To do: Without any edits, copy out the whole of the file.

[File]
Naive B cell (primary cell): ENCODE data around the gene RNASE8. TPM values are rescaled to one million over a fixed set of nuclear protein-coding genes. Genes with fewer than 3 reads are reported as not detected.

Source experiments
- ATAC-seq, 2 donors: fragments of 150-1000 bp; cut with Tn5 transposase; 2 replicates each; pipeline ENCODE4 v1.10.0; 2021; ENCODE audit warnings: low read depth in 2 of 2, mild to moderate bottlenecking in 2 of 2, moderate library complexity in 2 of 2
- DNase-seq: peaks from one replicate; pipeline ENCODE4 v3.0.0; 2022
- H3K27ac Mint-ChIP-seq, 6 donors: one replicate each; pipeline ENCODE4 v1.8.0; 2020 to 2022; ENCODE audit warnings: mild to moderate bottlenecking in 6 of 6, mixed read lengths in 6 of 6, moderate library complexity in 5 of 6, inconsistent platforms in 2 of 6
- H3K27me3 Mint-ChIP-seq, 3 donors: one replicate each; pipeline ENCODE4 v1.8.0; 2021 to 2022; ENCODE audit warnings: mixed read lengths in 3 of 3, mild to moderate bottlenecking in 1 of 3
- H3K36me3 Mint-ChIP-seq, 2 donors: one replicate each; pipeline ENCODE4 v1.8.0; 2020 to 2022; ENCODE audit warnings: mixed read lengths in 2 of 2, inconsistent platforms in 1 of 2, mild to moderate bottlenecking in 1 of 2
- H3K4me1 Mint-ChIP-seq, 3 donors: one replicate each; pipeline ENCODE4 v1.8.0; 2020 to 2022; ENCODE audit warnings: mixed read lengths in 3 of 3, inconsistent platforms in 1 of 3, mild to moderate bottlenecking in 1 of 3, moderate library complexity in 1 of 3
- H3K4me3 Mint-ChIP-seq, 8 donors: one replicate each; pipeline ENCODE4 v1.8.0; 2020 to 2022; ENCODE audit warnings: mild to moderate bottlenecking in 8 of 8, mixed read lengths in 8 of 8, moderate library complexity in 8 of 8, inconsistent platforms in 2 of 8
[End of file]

Naive B cell (primary cell): ENCODE data around the gene RNASE8. TPM values are rescaled to one million over a fixed set of nuclear protein-coding genes. Genes with fewer than 3 reads are reported as not detected.

Source experiments
- ATAC-seq, 2 donors: fragments of 150-1000 bp; cut with Tn5 transposase; 2 replicates each; pipeline ENCODE4 v1.10.0; 2021; ENCODE audit warnings: low read depth in 2 of 2, mild to moderate bottlenecking in 2 of 2, moderate library complexity in 2 of 2
- DNase-seq: peaks from one replicate; pipeline ENCODE4 v3.0.0; 2022
- H3K27ac Mint-ChIP-seq, 6 donors: one replicate each; pipeline ENCODE4 v1.8.0; 2020 to 2022; ENCODE audit warnings: mild to moderate bottlenecking in 6 of 6, mixed read lengths in 6 of 6, moderate library complexity in 5 of 6, inconsistent platforms in 2 of 6
- H3K27me3 Mint-ChIP-seq, 3 donors: one replicate each; pipeline ENCODE4 v1.8.0; 2021 to 2022; ENCODE audit warnings: mixed read lengths in 3 of 3, mild to moderate bottlenecking in 1 of 3
- H3K36me3 Mint-ChIP-seq, 2 donors: one replicate each; pipeline ENCODE4 v1.8.0; 2020 to 2022; ENCODE audit warnings: mixed read lengths in 2 of 2, inconsistent platforms in 1 of 2, mild to moderate bottlenecking in 1 of 2
- H3K4me1 Mint-ChIP-seq, 3 donors: one replicate each; pipeline ENCODE4 v1.8.0; 2020 to 2022; ENCODE audit warnings: mixed read lengths in 3 of 3, inconsistent platforms in 1 of 3, mild to moderate bottlenecking in 1 of 3, moderate library complexity in 1 of 3
- H3K4me3 Mint-ChIP-seq, 8 donors: one replicate each; pipeline ENCODE4 v1.8.0; 2020 to 2022; ENCODE audit warnings: mild to moderate bottlenecking in 8 of 8, mixed read lengths in 8 of 8, moderate library complexity in 8 of 8, inconsistent platforms in 2 of 8